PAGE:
Celebrating 50 years since Sir Alf Ramsey’s England team won the 1966 World Cup
- Credit: PAa
On the 50th anniversary of his greatest triumph, we are today celebrating Sir Alf Ramsey, the man who inspired both Ipswich Town and England to extraordinary levels of success and glory.
Today marks 50 years since Ramsey’s England team won the World Cup. Four years earlier, the same revolutionary tactics had seen unsung Ipswich win the First Division title in their debut season.
No-one has matched those achievements – either before or since.
Today we reflect on Sir Alf, the enigmatic man who was a soccer genius - and we also look back at life in Ipswich in that glorious summer of 1966.
Editor in Chief, Terry Hunt remembers how Sir Alf dressed like a 1960s bank manager and adopted the clipped tones of a BBC announcer. He was awkward and aloof in public. But Alf Ramsey was also a footballing genius, as his triumphs with England and Ipswich Town demonstrate. Here he shares his memories.
You may also want to watch:
Alf Ramsey was the man who inspired two football teams – Ipswich Town and England – to unimaginable heights. In 1962, unfashionable Ipswich staggered the footballing world by capturing the First Division title in their debut top-flight season. That feat has never been matched.
Four years later, Ramsey’s England lifted the World Cup for the first (and so far only) time in the nation’s history. Who can forget the scenes at Wembley as England skipper Bobby Moore lifted the Jules Rimet trophy after Geoff Hurst’s hat-trick defeated West Germany?
- 1 Flooding leaves main route through town 'impassable'
- 2 Man arrested after car crashes into supermarket sign
- 3 A14 reopens after serious crash leaves road closed for several hours
- 4 New online booking system for Suffolk recycling centres
- 5 Fuller Flavour: Can we sign Bonne permanently, please?
- 6 Emotional moment as family decides to cease farming in-hand
- 7 Motorcyclist suffers serious injuries in A14 crash
- 8 Winners and Losers: The boss, two commendations, absent friends and remaining winless wonders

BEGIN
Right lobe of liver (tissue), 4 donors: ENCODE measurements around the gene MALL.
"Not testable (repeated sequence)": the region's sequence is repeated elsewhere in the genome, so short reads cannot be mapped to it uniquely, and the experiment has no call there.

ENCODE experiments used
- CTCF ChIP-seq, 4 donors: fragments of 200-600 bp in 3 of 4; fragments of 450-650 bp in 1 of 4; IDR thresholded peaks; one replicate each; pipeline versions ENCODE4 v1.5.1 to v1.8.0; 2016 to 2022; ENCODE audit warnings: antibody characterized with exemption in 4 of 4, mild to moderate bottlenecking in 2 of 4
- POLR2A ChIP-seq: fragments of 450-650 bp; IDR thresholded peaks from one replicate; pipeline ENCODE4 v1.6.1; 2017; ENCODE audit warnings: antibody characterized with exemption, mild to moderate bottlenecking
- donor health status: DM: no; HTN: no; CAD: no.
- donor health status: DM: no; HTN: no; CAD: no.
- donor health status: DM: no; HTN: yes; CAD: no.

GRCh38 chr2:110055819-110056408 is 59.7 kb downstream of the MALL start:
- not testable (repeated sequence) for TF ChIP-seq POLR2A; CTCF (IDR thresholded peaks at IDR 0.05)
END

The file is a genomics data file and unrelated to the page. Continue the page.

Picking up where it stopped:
- 9 5 roadworks to be aware of in Suffolk this week
- 10 'We are sorry' - Council apologises for letting SEND children in Suffolk down
As we mark the 50th anniversary of that World Cup victory, I’ve tried to unravel what you might call the Great Ramsey Riddle. How did this man, who looked, dressed and spoke just like an archetypal bank manager from the 1960s, motivate footballers to play out of their skins?
How did Ramsey, who appeared, in public at least, to be rather aloof, distant and, yes, rather awkward, lead not one but two football teams to their greatest triumphs?
Surely the person to solve that conundrum is Pat Godbold, the Ipswich Town legend who worked for nine managers, from Ramsey’s predecessor, Scott Duncan, all the way through to George Burley.
I sat down with Pat at Portman Road, where she still works one day a week, more than 60 years after she first joined the club, taking a pay rise when she moved from Reavells. She was warned by Scott Duncan: “Watch out for the players – the married ones are the worst.’’
Alf became manager of Ipswich Town about a year later. Pat’s first impressions? “He was immaculately dressed, and well spoken. But he was not an easy man to get to know. He didn’t make friends easily.’’
So Alf’s transformation from working-class Dagenham boy to smartly-dressed, well-spoken gent had already taken place by the time he arrived at Ipswich in 1955. He had tried to consign his roots to history. Alf’s father, let’s remember, was a council dustman, and young Alf’s first job was as an errand boy for the local Co-op store in Dagenham.
Did he really have elocution lessons to help him on that journey? Pat Godbold isn’t sure. “I think he taught himself. He gradually acquired that cultured voice and never lost it.’’ Just occasionally, though, the Dagenham boy showed through, such as the time he told a waiter: “No, I don’t want no peas.’’
Pat Godbold, of course, worked for the two greatest Ipswich Town managers, both of them going on to manage the national team, and both of them being knighted by the Queen. But there the similarities end between Sir Alf Ramsey and Sir Bobby Robson.
It shows in the way Pat talks about them. When speaking of Ramsey, there is respect, but little warmth. With Robson, or “Mr R” as Pat always refers to him, there is genuine affection. She reflects the public’s feelings for these two great footballing figures.
Pat recalls the great outpouring of grief, nationwide, when Sir Bobby died. Nothing like that happened when Ramsey’s death was announced in 1999.
She says: “Alf really kept himself to himself. He never showed his emotion. I wonder if he was shy. We had a good working relationship. He was very considerate. He knew I left work at 5pm, and if he had to dictate a letter at 4.45pm, then he would be really apologetic.’’
But Pat admits that, despite working closely with Ramsey for eight years, she never really got to know this private man.
His ability to keep his emotions in check was never more obvious than at the moments of his greatest triumphs. After Town’s extraordinary title victory in 1962, there is a delicious film of the man from the BBC waxing lyrical about the team, and giving Alf huge amounts of credit. He then asks the manager how he feels. After that big build-up, Alf’s rather underwhelming response is simply: “I feel fine.’’